province of Owari, and Nobutaka that of Mino, the remainder of
Nobunaga's dominions being apportioned to his generals, with the
exception of Hideyoshi, to whom were assigned the provinces recently
overrun by him in the midlands--Tajima, Harima, Inaba, and Tamba.

Such an arrangement had no elements of stability. The four
councillors could not possibly be expected to work in harmony, and it
was certain that Katsuiye, Sakuma Morimasa, and Takigawa Kazumasu
would lose no opportunity of quarrelling with Hideyoshi. Indeed, that
result was averted solely by Hideyoshi's tact and long suffering, for
when, a few days later, the barons again met at Kiyosu for the
purpose of discussing territorial questions, every possible effort
was made to find a pretext for killing him. But Hideyoshi's
astuteness and patience led him successfully through this maze of
intrigues and complications. He even went so far as to hand over his
castle of Nagahama to Katsuiye, and to endure insults which in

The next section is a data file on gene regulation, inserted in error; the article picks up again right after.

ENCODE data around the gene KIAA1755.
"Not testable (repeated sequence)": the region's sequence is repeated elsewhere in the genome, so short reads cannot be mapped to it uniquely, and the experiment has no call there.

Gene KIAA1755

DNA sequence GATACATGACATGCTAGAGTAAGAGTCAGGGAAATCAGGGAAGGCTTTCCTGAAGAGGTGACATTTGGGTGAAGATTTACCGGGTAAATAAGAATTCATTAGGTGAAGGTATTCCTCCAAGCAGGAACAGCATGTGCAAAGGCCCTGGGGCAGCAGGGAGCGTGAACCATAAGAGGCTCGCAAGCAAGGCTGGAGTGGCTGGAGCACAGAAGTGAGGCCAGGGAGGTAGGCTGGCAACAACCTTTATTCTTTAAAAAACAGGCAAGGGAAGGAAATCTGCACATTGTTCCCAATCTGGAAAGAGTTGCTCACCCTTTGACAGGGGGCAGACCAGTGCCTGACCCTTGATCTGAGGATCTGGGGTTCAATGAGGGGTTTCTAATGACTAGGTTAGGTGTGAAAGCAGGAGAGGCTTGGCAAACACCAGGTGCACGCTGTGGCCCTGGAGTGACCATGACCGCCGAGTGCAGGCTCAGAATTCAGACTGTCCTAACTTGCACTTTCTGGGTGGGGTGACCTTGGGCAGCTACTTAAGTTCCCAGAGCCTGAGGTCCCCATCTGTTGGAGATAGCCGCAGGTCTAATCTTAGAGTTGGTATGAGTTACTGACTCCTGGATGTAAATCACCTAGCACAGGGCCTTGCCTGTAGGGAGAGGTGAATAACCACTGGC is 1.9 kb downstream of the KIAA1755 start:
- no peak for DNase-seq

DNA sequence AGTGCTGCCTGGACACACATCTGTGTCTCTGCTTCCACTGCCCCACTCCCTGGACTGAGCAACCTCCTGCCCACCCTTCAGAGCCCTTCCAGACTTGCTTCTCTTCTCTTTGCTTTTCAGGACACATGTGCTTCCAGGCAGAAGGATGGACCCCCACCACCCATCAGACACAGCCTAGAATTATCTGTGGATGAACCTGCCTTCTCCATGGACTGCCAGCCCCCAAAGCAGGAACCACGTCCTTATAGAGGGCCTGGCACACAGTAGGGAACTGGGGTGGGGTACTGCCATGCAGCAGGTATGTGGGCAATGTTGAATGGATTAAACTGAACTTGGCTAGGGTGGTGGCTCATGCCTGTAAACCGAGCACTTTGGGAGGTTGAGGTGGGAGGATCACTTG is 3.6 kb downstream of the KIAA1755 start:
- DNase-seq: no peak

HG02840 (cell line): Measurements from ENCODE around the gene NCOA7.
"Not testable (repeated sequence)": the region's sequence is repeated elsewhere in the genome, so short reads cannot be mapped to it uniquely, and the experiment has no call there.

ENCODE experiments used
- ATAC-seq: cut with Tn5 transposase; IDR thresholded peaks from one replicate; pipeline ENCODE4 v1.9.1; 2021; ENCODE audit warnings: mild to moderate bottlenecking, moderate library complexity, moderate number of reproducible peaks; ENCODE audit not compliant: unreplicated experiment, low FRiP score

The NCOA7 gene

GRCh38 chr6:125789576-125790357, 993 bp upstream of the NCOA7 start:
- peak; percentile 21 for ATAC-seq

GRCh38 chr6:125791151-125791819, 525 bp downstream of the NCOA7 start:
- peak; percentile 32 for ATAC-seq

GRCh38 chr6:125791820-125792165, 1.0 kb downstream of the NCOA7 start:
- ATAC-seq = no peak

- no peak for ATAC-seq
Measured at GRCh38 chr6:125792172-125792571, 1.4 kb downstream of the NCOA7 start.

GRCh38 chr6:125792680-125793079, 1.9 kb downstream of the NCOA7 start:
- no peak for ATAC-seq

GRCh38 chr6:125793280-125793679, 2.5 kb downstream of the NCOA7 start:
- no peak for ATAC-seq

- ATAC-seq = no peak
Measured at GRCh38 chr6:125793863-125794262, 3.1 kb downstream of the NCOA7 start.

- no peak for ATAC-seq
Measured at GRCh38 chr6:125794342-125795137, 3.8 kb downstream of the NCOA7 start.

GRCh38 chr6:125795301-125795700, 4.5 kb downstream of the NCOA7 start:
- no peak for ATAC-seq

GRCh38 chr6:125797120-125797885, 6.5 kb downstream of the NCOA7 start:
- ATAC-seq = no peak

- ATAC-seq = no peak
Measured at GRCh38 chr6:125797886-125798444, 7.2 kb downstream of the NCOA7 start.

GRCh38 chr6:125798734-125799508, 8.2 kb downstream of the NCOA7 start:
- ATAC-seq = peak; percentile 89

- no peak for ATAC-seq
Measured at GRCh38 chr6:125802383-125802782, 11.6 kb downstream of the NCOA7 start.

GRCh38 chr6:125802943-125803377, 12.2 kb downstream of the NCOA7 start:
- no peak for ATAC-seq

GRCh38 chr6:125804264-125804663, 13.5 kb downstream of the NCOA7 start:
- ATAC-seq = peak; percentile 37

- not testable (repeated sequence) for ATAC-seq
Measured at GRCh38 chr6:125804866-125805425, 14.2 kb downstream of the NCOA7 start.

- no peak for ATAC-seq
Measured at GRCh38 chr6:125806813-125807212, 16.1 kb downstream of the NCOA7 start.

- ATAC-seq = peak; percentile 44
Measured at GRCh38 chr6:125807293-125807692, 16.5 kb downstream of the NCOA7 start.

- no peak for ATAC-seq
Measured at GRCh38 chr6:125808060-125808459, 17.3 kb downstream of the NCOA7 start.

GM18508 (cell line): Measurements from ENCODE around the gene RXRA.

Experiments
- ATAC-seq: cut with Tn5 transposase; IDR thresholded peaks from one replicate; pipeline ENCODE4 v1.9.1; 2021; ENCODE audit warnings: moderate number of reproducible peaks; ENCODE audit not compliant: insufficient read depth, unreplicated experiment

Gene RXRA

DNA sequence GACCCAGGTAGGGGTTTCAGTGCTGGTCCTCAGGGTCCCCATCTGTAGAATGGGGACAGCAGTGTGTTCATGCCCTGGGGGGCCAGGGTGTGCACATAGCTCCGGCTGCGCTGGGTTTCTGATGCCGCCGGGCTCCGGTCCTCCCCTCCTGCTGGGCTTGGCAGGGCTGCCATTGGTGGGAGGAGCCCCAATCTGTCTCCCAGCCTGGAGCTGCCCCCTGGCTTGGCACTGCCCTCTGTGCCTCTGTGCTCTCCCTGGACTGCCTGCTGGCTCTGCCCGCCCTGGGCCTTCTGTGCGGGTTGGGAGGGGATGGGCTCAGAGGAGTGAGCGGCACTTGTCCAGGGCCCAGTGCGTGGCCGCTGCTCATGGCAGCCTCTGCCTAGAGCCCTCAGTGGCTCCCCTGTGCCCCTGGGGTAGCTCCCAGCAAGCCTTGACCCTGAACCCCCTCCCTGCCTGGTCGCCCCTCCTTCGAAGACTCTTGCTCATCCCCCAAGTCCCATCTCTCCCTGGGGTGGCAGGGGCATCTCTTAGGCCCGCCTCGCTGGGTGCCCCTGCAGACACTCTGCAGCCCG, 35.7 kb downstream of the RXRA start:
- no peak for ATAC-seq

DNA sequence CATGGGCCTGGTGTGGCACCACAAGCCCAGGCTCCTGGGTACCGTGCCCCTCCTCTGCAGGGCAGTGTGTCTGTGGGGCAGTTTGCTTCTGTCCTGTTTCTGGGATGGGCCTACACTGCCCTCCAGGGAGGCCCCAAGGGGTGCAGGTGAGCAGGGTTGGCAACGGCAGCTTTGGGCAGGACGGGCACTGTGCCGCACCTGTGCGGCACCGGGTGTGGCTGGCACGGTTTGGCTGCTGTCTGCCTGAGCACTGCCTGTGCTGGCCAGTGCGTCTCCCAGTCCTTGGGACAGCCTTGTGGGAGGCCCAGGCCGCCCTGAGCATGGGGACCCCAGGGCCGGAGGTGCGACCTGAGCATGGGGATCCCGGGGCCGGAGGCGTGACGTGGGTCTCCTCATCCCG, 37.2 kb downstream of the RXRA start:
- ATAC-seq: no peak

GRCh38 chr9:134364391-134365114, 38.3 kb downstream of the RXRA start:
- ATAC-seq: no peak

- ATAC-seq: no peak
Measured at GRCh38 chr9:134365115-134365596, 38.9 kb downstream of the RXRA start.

ordinary circumstances must have been resented with the sword.
Tradition describes a grand memorial ceremony organized in Kyoto by
Hideyoshi in honour of Nobunaga, and, on that occasion, incidents are
said to have occurred which bear the impress of romance. It is, at
all events, certain that the immediate issue of this dangerous time
was a large increase of Hideyoshi's authority, and his nomination by
the Court to the second grade of the fourth rank as well as to the
position of major-general. Moreover, the three barons who had been
appointed with Hideyoshi to administer affairs in Kyoto in turn, saw
that Hideyoshi's power was too great to permit the peaceful working
of such a programme. They therefore abandoned their functions, and
Hideyoshi remained in sole charge of the Imperial Court and of the
administration in the capital.

DEATH OF SHIBATA KATSUIYE

It has been already stated that Nobunaga's sons, Nobutaka and
Nobukatsu, were bitter enemies and that Nobutaka had the support of
Takigawa Kazumasu as well as of Shibata Katsuiye.